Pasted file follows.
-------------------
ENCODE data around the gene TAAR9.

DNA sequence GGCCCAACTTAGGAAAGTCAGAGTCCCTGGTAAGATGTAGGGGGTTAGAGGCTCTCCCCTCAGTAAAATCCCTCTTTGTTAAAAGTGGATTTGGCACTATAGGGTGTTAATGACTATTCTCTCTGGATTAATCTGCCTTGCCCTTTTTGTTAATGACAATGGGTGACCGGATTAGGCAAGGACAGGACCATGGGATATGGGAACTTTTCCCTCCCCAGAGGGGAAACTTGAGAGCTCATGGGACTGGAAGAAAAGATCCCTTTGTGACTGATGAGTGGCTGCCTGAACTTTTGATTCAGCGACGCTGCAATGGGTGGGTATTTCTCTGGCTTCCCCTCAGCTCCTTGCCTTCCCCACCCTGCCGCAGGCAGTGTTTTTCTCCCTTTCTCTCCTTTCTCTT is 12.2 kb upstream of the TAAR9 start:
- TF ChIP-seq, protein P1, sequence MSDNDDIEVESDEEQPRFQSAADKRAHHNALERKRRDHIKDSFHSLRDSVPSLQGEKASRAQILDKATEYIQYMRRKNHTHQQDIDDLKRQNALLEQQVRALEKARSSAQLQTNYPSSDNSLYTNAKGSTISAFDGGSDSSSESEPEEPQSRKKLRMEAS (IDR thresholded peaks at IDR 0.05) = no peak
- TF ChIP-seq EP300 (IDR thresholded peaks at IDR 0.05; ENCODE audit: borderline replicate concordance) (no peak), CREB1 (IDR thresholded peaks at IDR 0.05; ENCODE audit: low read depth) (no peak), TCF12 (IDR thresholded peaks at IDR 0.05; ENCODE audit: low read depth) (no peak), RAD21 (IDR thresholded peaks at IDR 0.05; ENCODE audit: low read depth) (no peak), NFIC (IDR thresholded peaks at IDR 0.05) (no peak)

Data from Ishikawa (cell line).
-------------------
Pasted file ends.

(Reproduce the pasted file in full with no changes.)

ENCODE data around the gene TAAR9.

DNA sequence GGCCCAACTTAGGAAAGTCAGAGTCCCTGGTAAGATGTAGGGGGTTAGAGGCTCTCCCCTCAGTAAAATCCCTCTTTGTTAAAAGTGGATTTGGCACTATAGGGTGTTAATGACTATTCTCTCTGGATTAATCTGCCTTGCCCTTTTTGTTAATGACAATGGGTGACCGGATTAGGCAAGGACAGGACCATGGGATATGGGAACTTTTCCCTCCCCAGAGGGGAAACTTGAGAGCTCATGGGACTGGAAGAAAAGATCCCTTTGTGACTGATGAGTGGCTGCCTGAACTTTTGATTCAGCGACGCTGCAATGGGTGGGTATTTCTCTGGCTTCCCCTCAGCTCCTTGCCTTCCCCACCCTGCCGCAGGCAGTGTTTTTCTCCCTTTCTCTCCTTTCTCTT is 12.2 kb upstream of the TAAR9 start:
- TF ChIP-seq, protein P1, sequence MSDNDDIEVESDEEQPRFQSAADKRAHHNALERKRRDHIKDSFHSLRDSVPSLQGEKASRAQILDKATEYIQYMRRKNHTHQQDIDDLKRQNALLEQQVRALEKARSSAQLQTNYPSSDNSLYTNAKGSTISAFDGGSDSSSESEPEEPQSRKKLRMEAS (IDR thresholded peaks at IDR 0.05) = no peak
- TF ChIP-seq EP300 (IDR thresholded peaks at IDR 0.05; ENCODE audit: borderline replicate concordance) (no peak), CREB1 (IDR thresholded peaks at IDR 0.05; ENCODE audit: low read depth) (no peak), TCF12 (IDR thresholded peaks at IDR 0.05; ENCODE audit: low read depth) (no peak), RAD21 (IDR thresholded peaks at IDR 0.05; ENCODE audit: low read depth) (no peak), NFIC (IDR thresholded peaks at IDR 0.05) (no peak)

Data from Ishikawa (cell line).